The identification of terrains on images of Europa is highly dependent on the image resolution and illumination angle, both of which are quite variable due to the observational selection constraints of the Galileo mission. Higher resolution images allow for the identification of smaller patches of chaotic terrain, which are indistinguishable from surrounding tectonic terrain in most other Galileo imagery. The incidence angle of light also introduces an observational bias in the identification of chaotic terrain: Images acquired closer to Europa's terminator generally reveal more chaos features than images taken with higher Sun. Proper accounting for selection effects has implications for the size distribution and chronology of chaotic terrain, and the geologic history of the satellite: At ∼200 m/pixel 30% of Europa's surface appears as chaotic terrain, but with the effects of lighting and resolution taken into account, the portion is 40% or more; bias correction eliminates the 10-km-size peak that had been the basis of an earlier thick-ice model; "mottled terrain" and "lenticulae" appear to be the same as chaotic terrain, even though they have been mapped separately in the past; and accounting for how observational bias affects the freshness of appearance of chaotic terrain and the identification of tectonic modification of chaotic terrain demonstrates that the formation of tectonic and chaotic terrain have been concurrent processes throughout Europa's surface history.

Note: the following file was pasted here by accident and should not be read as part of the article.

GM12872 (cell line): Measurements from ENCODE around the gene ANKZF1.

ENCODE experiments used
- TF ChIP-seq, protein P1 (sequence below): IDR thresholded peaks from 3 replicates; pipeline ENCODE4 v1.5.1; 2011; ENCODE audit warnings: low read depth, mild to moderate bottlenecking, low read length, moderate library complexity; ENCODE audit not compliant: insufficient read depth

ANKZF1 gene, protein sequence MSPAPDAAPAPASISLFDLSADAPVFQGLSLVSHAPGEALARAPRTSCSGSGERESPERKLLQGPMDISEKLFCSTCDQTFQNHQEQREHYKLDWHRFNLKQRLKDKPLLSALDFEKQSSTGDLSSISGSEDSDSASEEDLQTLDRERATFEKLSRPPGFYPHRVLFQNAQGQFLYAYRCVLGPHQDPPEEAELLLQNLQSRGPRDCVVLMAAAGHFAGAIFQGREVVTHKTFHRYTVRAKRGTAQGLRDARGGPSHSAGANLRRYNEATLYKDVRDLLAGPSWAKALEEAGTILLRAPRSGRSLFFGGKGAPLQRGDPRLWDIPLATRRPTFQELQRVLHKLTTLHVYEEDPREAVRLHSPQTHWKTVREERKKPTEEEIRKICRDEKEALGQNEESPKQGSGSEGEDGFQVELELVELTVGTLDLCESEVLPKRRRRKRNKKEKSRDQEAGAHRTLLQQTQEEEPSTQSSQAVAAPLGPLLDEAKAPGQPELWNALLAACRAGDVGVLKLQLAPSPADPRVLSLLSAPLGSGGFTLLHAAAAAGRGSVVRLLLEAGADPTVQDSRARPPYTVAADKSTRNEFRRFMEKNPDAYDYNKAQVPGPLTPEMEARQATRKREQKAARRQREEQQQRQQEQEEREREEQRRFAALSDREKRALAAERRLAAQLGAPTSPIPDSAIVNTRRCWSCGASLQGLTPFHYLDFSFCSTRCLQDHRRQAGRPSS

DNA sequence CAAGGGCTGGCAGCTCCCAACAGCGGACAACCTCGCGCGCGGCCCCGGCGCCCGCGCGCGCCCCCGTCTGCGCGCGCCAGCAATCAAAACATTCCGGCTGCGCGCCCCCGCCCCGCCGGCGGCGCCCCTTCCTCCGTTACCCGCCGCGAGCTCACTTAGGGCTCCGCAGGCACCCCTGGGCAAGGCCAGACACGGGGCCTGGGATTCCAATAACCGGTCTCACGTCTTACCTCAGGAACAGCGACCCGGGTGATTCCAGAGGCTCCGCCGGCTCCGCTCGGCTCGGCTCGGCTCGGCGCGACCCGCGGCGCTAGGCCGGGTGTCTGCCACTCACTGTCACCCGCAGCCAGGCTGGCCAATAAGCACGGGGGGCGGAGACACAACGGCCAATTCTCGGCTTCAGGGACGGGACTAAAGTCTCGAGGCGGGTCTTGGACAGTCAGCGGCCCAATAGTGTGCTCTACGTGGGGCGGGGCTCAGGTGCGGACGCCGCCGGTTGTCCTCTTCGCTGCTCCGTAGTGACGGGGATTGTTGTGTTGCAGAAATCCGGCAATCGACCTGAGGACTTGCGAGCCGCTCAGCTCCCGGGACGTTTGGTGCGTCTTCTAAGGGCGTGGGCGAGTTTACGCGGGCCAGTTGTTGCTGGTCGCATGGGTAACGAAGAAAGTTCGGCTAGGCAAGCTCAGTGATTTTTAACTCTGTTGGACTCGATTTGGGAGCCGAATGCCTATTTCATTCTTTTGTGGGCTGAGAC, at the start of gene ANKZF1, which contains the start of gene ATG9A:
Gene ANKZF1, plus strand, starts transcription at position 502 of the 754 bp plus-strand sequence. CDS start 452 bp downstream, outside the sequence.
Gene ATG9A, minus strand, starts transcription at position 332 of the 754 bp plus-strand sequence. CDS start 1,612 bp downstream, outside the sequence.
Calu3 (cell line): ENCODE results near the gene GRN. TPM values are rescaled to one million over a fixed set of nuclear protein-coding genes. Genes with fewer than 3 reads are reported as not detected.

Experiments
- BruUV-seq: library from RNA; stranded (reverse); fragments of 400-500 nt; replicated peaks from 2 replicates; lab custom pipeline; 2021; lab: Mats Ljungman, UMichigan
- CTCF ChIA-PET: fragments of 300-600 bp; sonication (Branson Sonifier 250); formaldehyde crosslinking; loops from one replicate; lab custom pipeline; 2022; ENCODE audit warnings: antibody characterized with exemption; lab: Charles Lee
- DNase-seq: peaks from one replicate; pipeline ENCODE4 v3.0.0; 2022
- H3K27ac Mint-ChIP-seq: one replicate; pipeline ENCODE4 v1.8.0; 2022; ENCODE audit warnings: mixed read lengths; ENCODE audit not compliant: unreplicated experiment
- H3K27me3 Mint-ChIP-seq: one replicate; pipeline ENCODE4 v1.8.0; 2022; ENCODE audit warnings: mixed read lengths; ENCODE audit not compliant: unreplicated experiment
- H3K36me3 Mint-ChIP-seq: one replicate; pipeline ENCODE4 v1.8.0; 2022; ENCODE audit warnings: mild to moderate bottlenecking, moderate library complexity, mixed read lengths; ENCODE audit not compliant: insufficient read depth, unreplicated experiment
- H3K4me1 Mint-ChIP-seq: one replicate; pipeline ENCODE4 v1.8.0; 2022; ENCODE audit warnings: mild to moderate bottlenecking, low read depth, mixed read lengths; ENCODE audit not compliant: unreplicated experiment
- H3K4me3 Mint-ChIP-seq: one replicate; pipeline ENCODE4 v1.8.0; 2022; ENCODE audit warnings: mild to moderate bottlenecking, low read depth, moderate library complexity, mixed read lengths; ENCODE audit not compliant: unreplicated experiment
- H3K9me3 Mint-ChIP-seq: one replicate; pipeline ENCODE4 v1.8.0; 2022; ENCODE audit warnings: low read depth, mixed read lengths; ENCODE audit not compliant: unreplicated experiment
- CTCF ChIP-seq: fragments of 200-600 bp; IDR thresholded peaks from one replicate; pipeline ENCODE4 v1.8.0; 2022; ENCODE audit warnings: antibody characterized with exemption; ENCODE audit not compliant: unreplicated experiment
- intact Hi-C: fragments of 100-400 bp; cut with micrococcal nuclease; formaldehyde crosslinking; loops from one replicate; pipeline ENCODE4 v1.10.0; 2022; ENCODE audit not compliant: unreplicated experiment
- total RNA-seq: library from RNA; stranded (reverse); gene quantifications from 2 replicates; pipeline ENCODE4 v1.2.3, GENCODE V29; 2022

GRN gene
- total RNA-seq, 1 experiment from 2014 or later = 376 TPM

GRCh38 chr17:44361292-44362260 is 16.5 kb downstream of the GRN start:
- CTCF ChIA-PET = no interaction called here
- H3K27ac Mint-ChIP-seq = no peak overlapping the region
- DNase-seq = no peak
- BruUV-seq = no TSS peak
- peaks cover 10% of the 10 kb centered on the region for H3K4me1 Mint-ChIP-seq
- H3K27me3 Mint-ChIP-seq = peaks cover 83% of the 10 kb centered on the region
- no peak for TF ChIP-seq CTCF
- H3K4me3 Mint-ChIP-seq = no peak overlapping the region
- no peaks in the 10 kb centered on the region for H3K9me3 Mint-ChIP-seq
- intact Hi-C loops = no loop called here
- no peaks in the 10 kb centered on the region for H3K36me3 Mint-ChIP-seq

- Europa, satellites of jupiter
- Surfaces, satellite
ASJC Scopus subject areas
- Astronomy and Astrophysics
- Space and Planetary Science